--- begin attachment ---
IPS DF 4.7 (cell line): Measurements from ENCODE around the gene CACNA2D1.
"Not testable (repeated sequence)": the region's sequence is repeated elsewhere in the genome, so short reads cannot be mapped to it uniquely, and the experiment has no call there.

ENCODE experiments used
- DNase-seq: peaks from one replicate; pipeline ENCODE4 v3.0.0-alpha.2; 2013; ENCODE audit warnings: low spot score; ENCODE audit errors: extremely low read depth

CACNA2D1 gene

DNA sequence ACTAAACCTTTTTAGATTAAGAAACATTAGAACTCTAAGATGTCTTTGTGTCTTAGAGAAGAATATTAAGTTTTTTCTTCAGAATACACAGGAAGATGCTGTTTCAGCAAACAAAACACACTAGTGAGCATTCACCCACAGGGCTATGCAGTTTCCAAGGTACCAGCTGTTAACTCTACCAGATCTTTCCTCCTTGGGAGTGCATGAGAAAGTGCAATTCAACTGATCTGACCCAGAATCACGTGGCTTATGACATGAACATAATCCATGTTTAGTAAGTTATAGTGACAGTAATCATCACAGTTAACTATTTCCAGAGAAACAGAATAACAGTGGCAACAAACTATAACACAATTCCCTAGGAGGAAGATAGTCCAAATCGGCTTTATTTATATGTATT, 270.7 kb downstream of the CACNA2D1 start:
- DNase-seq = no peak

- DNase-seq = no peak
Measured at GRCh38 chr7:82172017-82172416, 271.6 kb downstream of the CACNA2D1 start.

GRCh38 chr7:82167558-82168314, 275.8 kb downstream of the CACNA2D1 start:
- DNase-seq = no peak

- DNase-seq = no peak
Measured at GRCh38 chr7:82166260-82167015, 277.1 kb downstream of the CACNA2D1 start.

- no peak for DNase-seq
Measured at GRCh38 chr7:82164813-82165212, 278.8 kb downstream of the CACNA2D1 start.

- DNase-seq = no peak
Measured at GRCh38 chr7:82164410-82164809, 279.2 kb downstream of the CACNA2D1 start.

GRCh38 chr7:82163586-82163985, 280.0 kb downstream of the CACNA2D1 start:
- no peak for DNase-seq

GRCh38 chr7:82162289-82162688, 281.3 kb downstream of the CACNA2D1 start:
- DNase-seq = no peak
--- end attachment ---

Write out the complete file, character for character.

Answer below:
IPS DF 4.7 (cell line): Measurements from ENCODE around the gene CACNA2D1.
"Not testable (repeated sequence)": the region's sequence is repeated elsewhere in the genome, so short reads cannot be mapped to it uniquely, and the experiment has no call there.

ENCODE experiments used
- DNase-seq: peaks from one replicate; pipeline ENCODE4 v3.0.0-alpha.2; 2013; ENCODE audit warnings: low spot score; ENCODE audit errors: extremely low read depth

CACNA2D1 gene

DNA sequence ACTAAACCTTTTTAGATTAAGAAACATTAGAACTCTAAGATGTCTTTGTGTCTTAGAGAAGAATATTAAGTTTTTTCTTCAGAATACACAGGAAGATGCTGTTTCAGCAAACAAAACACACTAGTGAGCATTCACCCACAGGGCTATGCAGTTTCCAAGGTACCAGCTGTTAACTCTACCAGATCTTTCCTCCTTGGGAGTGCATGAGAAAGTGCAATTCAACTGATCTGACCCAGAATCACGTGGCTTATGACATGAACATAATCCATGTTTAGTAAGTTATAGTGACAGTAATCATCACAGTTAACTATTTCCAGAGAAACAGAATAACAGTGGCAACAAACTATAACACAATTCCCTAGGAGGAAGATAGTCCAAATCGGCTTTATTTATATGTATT, 270.7 kb downstream of the CACNA2D1 start:
- DNase-seq = no peak

- DNase-seq = no peak
Measured at GRCh38 chr7:82172017-82172416, 271.6 kb downstream of the CACNA2D1 start.

GRCh38 chr7:82167558-82168314, 275.8 kb downstream of the CACNA2D1 start:
- DNase-seq = no peak

- DNase-seq = no peak
Measured at GRCh38 chr7:82166260-82167015, 277.1 kb downstream of the CACNA2D1 start.

- no peak for DNase-seq
Measured at GRCh38 chr7:82164813-82165212, 278.8 kb downstream of the CACNA2D1 start.

- DNase-seq = no peak
Measured at GRCh38 chr7:82164410-82164809, 279.2 kb downstream of the CACNA2D1 start.

GRCh38 chr7:82163586-82163985, 280.0 kb downstream of the CACNA2D1 start:
- no peak for DNase-seq

GRCh38 chr7:82162289-82162688, 281.3 kb downstream of the CACNA2D1 start:
- DNase-seq = no peak